United States Sen. Charles Schumer (D-NY) is supporting the nearly $1 trillion omnibus spending bill now under consideration in Congress. One reason is the inclusion of money that will help municipalities fix broken sewer systems.

Schumer says negotiators were able to lock $1.4 billion in the final budget bill for the Clean Water State Revolving Fund that offers municipalities grants or loans to fix sewers.  

Ted / via Flickr

It’s been 30 years since psychiatrists began using the term seasonal affective disorder. As we inch towards the shortest day of the year, a lack of light can lead to what is a debilitating seasonal depression for some people.

According to the American Academy of Family Physicians, about five percent of Americans suffers from this winter depression and another 20 percent have a milder form of this ailment.  

Ellen Abbott/WRVO

Look for a feeding frenzy in Albany next spring, when lawmakers have to figure out to do with about $5 billion in unexpected cash.  A group called Rebuild New York Now is creating a coalition of government leaders, organized labor and private business to urge Albany to spend the windfall on fixing the state’s declining infrastructure.

Ellen Abbott / WRVO

The city of Syracuse has joined Rochester and Buffalo in approving "Ban the Box" legislation. This was the third attempt by city common councilors to pass the legislation.

The new ordinance would prevent the city, and any contractors doing business with the city, from asking a job applicant about criminal convictions unless that person has received a job offer.

Ellen Abbott / WRVO

Following a die-in and demonstration on the Syracuse University campus, more than 200 protesters shut down the street in front the justice center in Syracuse last night as they marched down the hill into downtown Syracuse.
   

hermanturnip / Flickr

The Syracuse Police Department will implement new rules regarding the use of Tasers next year. The changes come as the result of a settlement of a lawsuit filed by the New York Civil Liberties Union charging Taser abuse in city schools.

The lawsuit involved the use of Tasers against two students, including one who was trying to break up a fight between other students, and another involving a diabetic student who was upset over academic issues and lying on the floor. In both cases no charges were filed, even as both students were handcuffed and taken from school.

Ellen Abbott/WRVO

The Eric Garner protests have spread to central New York. About two dozen demonstrators gathered in front of the federal building in Syracuse today to express concern about latest court case involving an unarmed black man killed by police.  

Anna Morris of Syracuse says she was angry and hurt when she heard there would be no charges filed against the police officer involved in the chokehold death of Eric Garner in New York City.

Ellen Abbott / WRVO

A downstate Democrat is trying to reinvigorate a plan to create a publicly funded, single-payer health care system in New York state. Assemblyman Richard Gottfried is getting the ball rolling with a series of legislative hearings, including the first in Syracuse.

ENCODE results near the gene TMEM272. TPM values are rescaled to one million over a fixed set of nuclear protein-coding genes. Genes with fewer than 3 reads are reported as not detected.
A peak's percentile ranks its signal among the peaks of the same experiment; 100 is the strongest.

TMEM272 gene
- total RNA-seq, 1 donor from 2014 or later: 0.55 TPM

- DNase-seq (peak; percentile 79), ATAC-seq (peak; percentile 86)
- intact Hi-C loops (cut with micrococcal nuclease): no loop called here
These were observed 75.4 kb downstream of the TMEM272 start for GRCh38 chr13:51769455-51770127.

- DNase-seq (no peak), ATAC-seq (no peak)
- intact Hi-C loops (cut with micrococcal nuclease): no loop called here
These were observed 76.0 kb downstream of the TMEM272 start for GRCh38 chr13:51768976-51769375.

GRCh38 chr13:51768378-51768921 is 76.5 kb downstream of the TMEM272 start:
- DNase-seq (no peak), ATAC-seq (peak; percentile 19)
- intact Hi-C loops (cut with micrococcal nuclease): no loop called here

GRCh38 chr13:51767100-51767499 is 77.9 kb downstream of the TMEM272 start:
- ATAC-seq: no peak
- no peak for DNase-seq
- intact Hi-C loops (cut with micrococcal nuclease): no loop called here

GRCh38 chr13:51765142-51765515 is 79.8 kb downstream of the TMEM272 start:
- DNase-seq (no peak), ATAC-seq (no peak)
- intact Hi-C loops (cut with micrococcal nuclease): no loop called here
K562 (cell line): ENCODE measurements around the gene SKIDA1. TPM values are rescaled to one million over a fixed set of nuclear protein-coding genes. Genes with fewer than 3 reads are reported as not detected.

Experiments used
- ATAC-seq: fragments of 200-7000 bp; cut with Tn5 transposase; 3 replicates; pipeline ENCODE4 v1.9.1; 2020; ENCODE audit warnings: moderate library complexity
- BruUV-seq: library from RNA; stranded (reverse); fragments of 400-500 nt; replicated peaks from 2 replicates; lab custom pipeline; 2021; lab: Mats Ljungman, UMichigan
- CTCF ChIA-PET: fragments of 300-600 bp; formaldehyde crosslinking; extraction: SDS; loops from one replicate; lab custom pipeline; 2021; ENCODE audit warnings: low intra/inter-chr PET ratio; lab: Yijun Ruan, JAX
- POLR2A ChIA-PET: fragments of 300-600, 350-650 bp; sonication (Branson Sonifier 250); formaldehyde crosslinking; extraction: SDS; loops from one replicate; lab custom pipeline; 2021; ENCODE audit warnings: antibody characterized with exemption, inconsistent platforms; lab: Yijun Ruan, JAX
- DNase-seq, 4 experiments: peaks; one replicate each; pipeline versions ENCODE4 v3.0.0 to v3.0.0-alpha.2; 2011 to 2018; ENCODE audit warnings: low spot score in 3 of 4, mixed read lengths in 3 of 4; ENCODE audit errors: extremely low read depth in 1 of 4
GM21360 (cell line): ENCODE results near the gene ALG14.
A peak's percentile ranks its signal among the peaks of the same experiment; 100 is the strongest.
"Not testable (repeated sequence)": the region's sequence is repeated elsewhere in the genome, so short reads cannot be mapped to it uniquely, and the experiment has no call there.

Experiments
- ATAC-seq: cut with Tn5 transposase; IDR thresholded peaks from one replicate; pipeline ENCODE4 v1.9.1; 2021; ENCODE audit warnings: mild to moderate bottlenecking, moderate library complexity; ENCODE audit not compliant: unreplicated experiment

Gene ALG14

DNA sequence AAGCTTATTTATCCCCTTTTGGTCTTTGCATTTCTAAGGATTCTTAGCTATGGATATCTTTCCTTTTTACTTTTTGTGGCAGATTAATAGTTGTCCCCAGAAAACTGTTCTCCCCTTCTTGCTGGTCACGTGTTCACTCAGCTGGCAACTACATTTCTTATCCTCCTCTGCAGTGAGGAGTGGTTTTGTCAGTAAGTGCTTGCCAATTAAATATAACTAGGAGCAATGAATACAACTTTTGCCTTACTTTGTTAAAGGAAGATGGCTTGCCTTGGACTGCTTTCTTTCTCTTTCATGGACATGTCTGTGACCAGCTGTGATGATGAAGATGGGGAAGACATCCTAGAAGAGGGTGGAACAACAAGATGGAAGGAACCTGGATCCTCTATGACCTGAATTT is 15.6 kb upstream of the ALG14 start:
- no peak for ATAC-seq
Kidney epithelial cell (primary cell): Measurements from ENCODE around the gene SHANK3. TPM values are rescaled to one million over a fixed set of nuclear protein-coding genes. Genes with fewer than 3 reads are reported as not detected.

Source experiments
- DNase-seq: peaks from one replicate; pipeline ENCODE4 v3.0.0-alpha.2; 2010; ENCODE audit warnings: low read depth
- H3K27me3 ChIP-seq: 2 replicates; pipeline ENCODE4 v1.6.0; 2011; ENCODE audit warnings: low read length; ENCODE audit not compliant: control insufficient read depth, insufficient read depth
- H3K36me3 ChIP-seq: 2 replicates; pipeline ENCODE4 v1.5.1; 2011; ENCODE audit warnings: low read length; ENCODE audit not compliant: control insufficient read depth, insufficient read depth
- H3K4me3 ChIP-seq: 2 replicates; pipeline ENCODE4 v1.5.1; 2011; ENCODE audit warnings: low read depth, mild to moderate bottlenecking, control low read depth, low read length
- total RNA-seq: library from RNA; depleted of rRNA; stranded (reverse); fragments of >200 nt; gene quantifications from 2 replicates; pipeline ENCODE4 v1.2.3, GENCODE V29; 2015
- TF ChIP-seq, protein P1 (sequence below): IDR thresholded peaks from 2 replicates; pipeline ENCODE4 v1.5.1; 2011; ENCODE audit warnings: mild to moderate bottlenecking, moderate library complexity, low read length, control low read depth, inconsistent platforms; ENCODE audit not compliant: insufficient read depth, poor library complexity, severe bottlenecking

Gottfried, a Manhattan Democrat, says getting rid of insurance companies and putting the state in charge of health care would save consumers $20 billion a year by eliminating insurance company overhead and the administrative costs doctors and hospitals incur while dealing with insurance companies.  

David Guo / Flickr

A federal loophole is letting some dangerous trucking companies continue to operate in New York state. But U.S. Sen. Charles Schumer is looking to close it by calling for stricter tracking measures that would keep dangerous trucking companies off the road.

“Rather than pay the fine or face repercussions, some (trucking companies) dissolve and reapply for permitting under a different name," Schumer said. "They’re called chameleon carriers. Same owners, same employees, same vehicles, just a different name.”

Heather L / via Flickr

A move to designate the Harriet Tubman Home in Auburn as a National Historical Park is nearing reality.

The proposal has been attached to the Defense Authorization Bill that Congress has to approve every year. Sen. Chuck Schumer told reporters Wednesday he was very pleased the New York congressional delegation was able to get the amendment included.

Ellen Abbott / WRVO

There’s a special place at Syracuse’s Veterans Affairs Medical Center for female military veterans.

The Syracuse VA has been offering a Women Veterans Wellness Center for over a decade now. The number of female veterans they see in that time has tripled, so earlier this year, they moved into a brand new suite on the hospital’s ninth floor.

A fireplace and serene furnishings offer a kind of spa-like environment for women needing a wide range of care from mental health consultations to gynecological exams.

Ryan Delaney / WRVO

Sen. Kirsten Gillibrand’s proposal to change the way the military deals with sexual assault cases could come up for another vote in this month’s lame duck congressional session.

Gillibrand (D-NY) fell five votes short last spring of getting a bill passed that would overhaul military sexual-assault policies. But she says she wants to bring it up again, attaching it to a military authorization bill that has to be approved by the end of the year.  

World Bank Photo Collection

Today is World AIDS Day. The director of the Designated AIDS Center at Upstate is optimistic that the state will reach its goal of dramatically reducing the number of new HIV infections across the state.  

In October, New York state announced a target of reducing the number of new HIV infections to 750 per year. Right now there are 3,000 new diagnoses reported every year in New York State.

U.S. Department of Agriculture

School lunches have changed dramatically in recent years in because of the federal government’s Healthy Hunger Free Kids Act, meant to curb childhood obesity. Portion sizes, calories and salt have been cut; whole grains, fruits and vegetables have been added. And now one central New York School district is bracing for the next changes.

The group F.O.C.U.S. Greater Syracuse is trying to keep baby boomers from leaving the area as they retire. The community group has completed a study about just how age-friendly central New York is.

Baby boomers, born between 1946 and 1964, make up about a third of Onondaga County’s population. F.O.C.U.S. wanted to find out what would make it easier for them to stay in central New York.  

Ellen Abbott

Research shows a connection between early childhood education and crime. Central New York boosters of universal pre-kindergarten say that should be an important consideration when it comes to funding quality programs.

Syracuse Police Chief Frank Fowler says the statistics logically lead to the conclusion that pre-K prevents crime.